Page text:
Target is the latest example of a business turning to marketplaces as a model for growth and transformation. The 118-year-old company has announced the launch of its own third-party marketplace, Target+, designed to make Target more competitive in the digital world.
As I wrote recently on our blog, marketplaces provide tremendous growth opportunities to extend a business by creating an adjacent market, as Amazon and Alibaba have done with their retail marketplaces; or to launch a business from scratch, as Redfin and multiple automotive marketplaces have shown. For brick-and-mortar firms such as Target and Walmart, marketplaces are also a bid for relevance.
Walmart’s third-party marketplace, created in 2009, has positioned Walmart as a viable competitor to Amazon. By making it easier for marketplace shoppers to return goods at Walmart stores, Walmart has been able to complement its online presence with its extensive brick-and-mortar network. Target will rely on a similar strategy but with a twist: making Target+ a curated site, meaning that merchants can sell products by invitation-only. Target is reportedly reaching out to brands such as Mizuno sneakers to sell their wares on Target+. If the strategy plays out as Target hopes, Target+ will set itself apart from the “come one, come all” strategy of Amazon and Walmart, which has resulted in some embarrassing PR gaffes resulting from questionable merchandise being sold on their sites.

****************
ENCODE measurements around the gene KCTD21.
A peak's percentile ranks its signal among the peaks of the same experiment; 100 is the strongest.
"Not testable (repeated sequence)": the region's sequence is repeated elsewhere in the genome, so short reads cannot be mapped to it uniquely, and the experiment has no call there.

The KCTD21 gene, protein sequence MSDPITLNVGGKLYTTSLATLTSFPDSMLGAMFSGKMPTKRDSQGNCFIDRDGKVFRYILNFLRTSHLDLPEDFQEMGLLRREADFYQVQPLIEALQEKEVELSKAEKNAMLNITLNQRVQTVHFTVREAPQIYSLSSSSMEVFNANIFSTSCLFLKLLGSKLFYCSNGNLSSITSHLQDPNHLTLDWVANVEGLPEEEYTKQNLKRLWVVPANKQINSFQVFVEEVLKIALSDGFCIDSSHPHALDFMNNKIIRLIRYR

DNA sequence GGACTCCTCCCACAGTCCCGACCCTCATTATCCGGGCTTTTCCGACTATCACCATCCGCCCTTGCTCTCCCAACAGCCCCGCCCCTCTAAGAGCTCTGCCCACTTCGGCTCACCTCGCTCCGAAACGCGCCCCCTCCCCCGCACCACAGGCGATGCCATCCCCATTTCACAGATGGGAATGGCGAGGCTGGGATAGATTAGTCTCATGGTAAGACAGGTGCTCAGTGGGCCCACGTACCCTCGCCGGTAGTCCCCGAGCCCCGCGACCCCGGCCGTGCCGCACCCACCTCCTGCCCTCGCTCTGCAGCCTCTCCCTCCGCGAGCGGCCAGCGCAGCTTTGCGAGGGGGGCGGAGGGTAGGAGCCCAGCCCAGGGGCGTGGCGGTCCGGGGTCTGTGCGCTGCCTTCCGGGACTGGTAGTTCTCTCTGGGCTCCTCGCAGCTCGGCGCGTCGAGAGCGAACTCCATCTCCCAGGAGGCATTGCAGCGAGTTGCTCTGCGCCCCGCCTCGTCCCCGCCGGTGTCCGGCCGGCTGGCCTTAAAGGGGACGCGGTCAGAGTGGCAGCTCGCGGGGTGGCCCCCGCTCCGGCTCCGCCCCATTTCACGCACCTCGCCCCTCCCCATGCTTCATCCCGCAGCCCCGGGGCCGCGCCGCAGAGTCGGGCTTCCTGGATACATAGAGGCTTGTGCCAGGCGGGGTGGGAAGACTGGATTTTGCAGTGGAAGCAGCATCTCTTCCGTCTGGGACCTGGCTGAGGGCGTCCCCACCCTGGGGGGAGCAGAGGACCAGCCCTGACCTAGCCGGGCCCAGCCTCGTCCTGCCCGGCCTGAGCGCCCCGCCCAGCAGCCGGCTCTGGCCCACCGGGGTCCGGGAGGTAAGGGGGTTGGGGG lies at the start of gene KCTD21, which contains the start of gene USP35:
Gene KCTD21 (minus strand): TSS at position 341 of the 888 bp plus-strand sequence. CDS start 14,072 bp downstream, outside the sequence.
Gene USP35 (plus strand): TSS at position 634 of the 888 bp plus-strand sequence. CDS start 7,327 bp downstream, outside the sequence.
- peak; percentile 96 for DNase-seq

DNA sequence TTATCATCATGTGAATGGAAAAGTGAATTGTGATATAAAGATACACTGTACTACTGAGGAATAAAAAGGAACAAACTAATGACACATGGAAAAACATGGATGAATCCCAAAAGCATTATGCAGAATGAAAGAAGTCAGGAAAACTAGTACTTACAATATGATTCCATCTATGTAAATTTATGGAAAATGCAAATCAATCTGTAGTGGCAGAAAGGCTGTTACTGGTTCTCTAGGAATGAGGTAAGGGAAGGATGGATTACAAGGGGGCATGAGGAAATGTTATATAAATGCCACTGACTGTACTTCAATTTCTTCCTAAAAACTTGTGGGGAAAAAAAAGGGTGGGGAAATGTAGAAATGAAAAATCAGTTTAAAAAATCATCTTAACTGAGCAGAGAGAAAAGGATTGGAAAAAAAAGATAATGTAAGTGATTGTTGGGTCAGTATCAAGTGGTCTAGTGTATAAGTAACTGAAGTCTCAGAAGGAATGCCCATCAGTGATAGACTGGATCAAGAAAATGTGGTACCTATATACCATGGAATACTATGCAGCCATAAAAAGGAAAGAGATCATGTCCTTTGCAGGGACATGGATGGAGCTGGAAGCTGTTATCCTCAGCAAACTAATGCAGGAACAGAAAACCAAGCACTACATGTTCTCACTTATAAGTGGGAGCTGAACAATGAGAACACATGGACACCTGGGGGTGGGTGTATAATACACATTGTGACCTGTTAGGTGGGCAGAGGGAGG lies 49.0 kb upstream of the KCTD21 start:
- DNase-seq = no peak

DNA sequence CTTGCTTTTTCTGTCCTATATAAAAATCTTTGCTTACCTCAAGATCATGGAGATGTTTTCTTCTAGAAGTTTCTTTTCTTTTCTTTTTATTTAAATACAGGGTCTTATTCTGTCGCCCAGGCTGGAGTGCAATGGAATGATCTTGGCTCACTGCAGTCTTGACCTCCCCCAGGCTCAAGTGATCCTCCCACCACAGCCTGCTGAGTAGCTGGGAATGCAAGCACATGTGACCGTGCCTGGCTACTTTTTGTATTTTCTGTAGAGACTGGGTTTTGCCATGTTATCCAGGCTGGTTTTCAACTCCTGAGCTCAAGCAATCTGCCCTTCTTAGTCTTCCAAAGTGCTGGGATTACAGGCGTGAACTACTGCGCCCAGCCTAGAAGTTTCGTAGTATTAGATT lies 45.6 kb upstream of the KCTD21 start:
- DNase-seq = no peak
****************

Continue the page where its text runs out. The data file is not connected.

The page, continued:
Here are some questions for Target:
- Will a curated approach be enough to differentiate Target+ in the increasingly commoditized world of marketplaces?
- How will Target integrate Target+ with its Target app? For instance, how might Target offer Target+ incentives for Target app users?
- How will Target leverage its brick-and-mortar network beyond making stores sources for pick-up and returns? For example, will Target use its stores to test demand for third-party merchants on Target+ and vice versa?
- How might Target complement Target+ with a services component, given the rise of services marketplaces?
Fortunately Target can rely on plenty of tools to test answers to these questions, including design sprints, With design sprints, organizations identify a problem they and their customers are trying to solve, come up with a rough solution, test the idea against feedback from real customers, and create a prototype of the minimum lovable product (the initial version of the product that can be created to generate the most customer love using the least amount of time and costing as little as possible). At Moonshot, we use design sprints as part of a larger process known as FUEL, in which we go beyond concepting and actually help companies launch products. (Here’s an example of how we’ve used design sprints.)
Over the years, Target has become renowned for its store design, merchandising, and willingness to change the entire shopping experience. With Target+, Target has created an opportunity to improve an experience it is still learning: digital.